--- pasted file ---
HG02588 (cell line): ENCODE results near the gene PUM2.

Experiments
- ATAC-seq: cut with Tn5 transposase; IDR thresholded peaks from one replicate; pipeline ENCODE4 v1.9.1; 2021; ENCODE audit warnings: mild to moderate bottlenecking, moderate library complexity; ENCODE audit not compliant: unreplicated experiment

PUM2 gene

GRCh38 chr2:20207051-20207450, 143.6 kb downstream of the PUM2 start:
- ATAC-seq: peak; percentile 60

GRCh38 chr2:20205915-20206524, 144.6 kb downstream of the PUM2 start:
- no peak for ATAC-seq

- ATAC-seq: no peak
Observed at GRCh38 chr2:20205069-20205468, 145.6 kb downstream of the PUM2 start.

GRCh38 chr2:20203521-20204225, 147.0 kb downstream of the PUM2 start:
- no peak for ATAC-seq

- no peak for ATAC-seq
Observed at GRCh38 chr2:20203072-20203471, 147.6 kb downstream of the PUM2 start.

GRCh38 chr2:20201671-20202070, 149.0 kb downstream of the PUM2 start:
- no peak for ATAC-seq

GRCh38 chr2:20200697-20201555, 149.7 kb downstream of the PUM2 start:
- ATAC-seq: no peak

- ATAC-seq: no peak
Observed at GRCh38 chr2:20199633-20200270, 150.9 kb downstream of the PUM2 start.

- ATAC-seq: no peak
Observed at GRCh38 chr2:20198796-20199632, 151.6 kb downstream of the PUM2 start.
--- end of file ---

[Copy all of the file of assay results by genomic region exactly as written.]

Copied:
HG02588 (cell line): ENCODE results near the gene PUM2.

Experiments
- ATAC-seq: cut with Tn5 transposase; IDR thresholded peaks from one replicate; pipeline ENCODE4 v1.9.1; 2021; ENCODE audit warnings: mild to moderate bottlenecking, moderate library complexity; ENCODE audit not compliant: unreplicated experiment

PUM2 gene

GRCh38 chr2:20207051-20207450, 143.6 kb downstream of the PUM2 start:
- ATAC-seq: peak; percentile 60

GRCh38 chr2:20205915-20206524, 144.6 kb downstream of the PUM2 start:
- no peak for ATAC-seq

- ATAC-seq: no peak
Observed at GRCh38 chr2:20205069-20205468, 145.6 kb downstream of the PUM2 start.

GRCh38 chr2:20203521-20204225, 147.0 kb downstream of the PUM2 start:
- no peak for ATAC-seq

- no peak for ATAC-seq
Observed at GRCh38 chr2:20203072-20203471, 147.6 kb downstream of the PUM2 start.

GRCh38 chr2:20201671-20202070, 149.0 kb downstream of the PUM2 start:
- no peak for ATAC-seq

GRCh38 chr2:20200697-20201555, 149.7 kb downstream of the PUM2 start:
- ATAC-seq: no peak

- ATAC-seq: no peak
Observed at GRCh38 chr2:20199633-20200270, 150.9 kb downstream of the PUM2 start.

- ATAC-seq: no peak
Observed at GRCh38 chr2:20198796-20199632, 151.6 kb downstream of the PUM2 start.